Movie Review: ‘Hit and Run’ – Iowa State Daily

Hit and Run
Gabriel Stoffa

If you like movies that play out like a 1980s plot, then “Hit and Run” is going to be up your alley; by the way, I dig them.
“Hit and Run” falls into a category that isn’t used often enough: romantic-action-comedy. Maybe what makes these sorts of movies work is the fact they aren’t done too often. Well, fine, they are done often enough, but those examples tend to screw up balancing the three genres evenly while still using all the elements at the same time. Usually, rom-action-com has some component timed up without following properly with the other two aspects to keep the fun going.
The script is predictable but formulaic enough to work. Along the way, a generous amount of simple laughs and some shock comedy appear to keep the love story from getting too mushy. And just when a scene would start to drag, drop or lose its oumphta, action commences in a manner not too outlandish to make it completely superfluous.
The cast get plenty of nods for laughter: Tom Arnold plays a flustered U.S. marshal, and I was actually enjoying it; though I might have a soft spot for him since we are from the same small town in Iowa. Kristen Bell as the damsel caught in the middle of trouble worked fine. Dax Sheppard as the good guy with a bad past surprised me. Sheppard isn’t someone you see in a lot of movies because he doesn’t bring anything spectacular to the screen that you cannot already get from a bigger star. Luckily for him, he was the writer and a director, so it isn’t too hard to make yourself look good; I mean come on, it worked for Zach Braff in “Garden State,” and Sheppard does look and act similarly to Braff.
Michael Rosenbaum does a turn as an overprotective, stalker-ish ex-boyfriend that makes you laugh because it’s a character you know in real life. Though I want more badass roles for Rosenbaum, thanks to watching him in “Smallville” as Lex, I am content with some comedy instead. Kristen Chenoweth comes in to play the same sort of role that she usually plays, which isn’t bad, and makes for a tingle of funny in the movie. Adding to the cameos, David Koechner plays a South-will-rise-again redneck as per his typecast, and even Beau Bridges appears to play his classic yet marvelous tough-but-loving father role. Bradley Cooper‘s character is a bad boy who is not really too bad if you look at it from the perspective of criminal being okay. Yes, it’s a stretch, but bad guys who aren’t psychopaths tend to be pretty loveable.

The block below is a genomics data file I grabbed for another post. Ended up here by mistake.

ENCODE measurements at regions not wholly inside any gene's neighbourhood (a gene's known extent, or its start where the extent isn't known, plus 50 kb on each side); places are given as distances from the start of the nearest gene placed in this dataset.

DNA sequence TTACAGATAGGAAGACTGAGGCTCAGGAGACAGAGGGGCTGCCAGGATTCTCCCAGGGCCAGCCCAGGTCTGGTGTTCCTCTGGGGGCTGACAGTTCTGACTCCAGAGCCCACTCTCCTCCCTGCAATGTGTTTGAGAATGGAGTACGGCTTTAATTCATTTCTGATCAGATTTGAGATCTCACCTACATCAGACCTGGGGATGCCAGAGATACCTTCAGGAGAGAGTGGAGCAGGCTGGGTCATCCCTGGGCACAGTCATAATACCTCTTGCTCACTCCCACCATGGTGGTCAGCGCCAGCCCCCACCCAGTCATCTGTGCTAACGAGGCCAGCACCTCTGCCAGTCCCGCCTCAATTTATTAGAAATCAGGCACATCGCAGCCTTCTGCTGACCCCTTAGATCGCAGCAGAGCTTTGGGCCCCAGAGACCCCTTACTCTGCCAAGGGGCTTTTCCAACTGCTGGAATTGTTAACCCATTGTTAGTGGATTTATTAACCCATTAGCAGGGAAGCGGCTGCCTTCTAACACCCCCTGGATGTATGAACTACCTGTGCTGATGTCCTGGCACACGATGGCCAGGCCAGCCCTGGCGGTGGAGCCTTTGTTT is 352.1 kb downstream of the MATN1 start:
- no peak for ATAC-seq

Basically, everyone plays a cookie-cutter role they are well-familiar with, which is what gives the movie that great 1980s feel. I want to complain about how the plot hardly develops or how quickly things escalate to unimpressive conclusions or even how the movie doesn’t really have closure (just the temporary conclusion of what was happening), but I won’t. I won’t complain because it worked. I sat the whole hour and a half and just enjoyed the movie without analyzing it while it went.
My advice is that if you have a date coming up, check out “Hit and Run.” It has all the elements necessary to please anyone in the audience but without going too far or making you think much. It was just pleasant. I really expect the outtakes on the DVD to be a great time due to the past outtakes from movies I’ve seen from the individual members of the cast.
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